The majority spent at least part of their lives enslaved, often bought as children by owners in coastal cities. They accounted for as much as 30 percent of the population of South Kingston, R.I., and were a significant presence in Boston (10 percent), New London (9 percent), and New York (7.2 percent). In fact, just before the Revolutionary War broke out, New York was the second-largest urban center of slavery, after Charleston, N.C.
Owned mostly by ministers, doctors, and the merchant elite, enslaved men and women in the North often performed household duties in addition to skilled jobs.
They also elected their own governors and kings in a day-long ceremony known as 'Lection Day, a ritual that first appeared around 1750 and continued in some areas for a full century. While their owners were busy casting ballots in Colonial elections, blacks gathered for a mixture of fun and politicking, culminating in voting and a flashy inaugural parade.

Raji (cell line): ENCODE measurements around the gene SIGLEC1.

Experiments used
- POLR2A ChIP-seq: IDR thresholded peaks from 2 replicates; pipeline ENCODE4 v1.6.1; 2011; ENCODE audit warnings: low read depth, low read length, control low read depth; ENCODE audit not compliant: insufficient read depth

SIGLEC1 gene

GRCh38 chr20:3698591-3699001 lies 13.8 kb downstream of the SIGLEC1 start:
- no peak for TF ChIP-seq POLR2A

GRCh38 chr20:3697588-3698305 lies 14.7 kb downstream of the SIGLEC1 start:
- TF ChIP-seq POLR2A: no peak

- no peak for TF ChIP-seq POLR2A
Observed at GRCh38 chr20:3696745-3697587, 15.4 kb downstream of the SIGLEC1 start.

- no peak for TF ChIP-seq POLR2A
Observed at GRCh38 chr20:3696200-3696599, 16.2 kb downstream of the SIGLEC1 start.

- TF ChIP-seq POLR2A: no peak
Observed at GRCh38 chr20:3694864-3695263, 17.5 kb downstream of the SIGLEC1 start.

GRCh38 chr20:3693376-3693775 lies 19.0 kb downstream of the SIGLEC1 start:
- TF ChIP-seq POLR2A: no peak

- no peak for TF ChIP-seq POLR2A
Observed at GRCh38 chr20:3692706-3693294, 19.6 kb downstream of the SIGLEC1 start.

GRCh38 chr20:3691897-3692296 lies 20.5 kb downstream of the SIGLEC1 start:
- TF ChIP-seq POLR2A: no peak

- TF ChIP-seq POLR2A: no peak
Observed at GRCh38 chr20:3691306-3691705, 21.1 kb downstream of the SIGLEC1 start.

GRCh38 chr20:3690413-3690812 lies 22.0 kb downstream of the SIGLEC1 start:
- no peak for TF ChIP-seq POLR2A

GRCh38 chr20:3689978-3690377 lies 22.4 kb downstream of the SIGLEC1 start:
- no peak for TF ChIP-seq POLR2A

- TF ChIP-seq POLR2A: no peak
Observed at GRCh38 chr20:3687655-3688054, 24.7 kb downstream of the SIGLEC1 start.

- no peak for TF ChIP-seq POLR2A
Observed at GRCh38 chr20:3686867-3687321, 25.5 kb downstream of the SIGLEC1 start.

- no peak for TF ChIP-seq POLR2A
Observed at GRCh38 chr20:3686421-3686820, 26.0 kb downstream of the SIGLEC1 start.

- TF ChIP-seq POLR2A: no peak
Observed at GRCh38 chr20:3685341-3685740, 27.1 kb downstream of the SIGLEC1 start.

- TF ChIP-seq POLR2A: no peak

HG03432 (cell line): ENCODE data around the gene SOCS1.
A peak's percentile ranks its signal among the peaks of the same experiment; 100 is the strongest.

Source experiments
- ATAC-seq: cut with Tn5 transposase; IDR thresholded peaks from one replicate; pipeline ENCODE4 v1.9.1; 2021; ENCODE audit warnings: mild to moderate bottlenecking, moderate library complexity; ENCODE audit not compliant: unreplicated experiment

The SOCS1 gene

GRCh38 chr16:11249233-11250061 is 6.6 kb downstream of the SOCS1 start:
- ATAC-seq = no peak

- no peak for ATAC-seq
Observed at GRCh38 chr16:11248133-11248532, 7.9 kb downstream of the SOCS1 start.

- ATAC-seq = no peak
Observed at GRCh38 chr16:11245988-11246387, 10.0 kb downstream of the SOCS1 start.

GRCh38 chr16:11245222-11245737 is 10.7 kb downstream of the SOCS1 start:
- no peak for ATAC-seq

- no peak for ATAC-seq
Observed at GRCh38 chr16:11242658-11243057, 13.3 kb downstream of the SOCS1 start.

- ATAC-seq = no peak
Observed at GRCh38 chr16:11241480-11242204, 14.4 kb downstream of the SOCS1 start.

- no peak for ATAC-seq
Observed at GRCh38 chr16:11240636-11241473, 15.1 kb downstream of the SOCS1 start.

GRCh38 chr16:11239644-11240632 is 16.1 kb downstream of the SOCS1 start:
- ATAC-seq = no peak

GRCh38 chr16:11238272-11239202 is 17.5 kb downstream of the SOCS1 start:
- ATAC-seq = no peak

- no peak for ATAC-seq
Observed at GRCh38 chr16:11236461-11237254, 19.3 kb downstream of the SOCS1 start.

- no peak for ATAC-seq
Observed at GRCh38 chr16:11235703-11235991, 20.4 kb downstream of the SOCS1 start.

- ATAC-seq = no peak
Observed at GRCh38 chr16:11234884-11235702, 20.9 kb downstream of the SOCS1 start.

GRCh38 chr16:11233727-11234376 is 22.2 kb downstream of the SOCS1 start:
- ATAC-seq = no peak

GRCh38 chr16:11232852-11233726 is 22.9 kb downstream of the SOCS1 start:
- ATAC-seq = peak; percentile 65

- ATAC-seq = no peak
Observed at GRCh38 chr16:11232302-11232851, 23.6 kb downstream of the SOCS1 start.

Once dismissed as a childish parody of white elections, 'Lection Day has come to be seen as an important political and social phenomenon that blended African and American traditions. Elected officials wielded authority in the community and mediated disputes among blacks, who had no legal standing in the greater community. Historian Piersen also speculates that the fanfare of 'Lection Day livened up Colonial white celebrations and helped shape the phenomenon of the American parade.
There is nothing speculative, on the other hand, about blacks' contribution to American independence. In preparing an exhibition scheduled for July 1998 at the Commonwealth Museum in Boston, Crosby has fleshed out the stories of four black families who formed Parting Ways, a settlement on the town line between Kingston and Plymouth, Mass.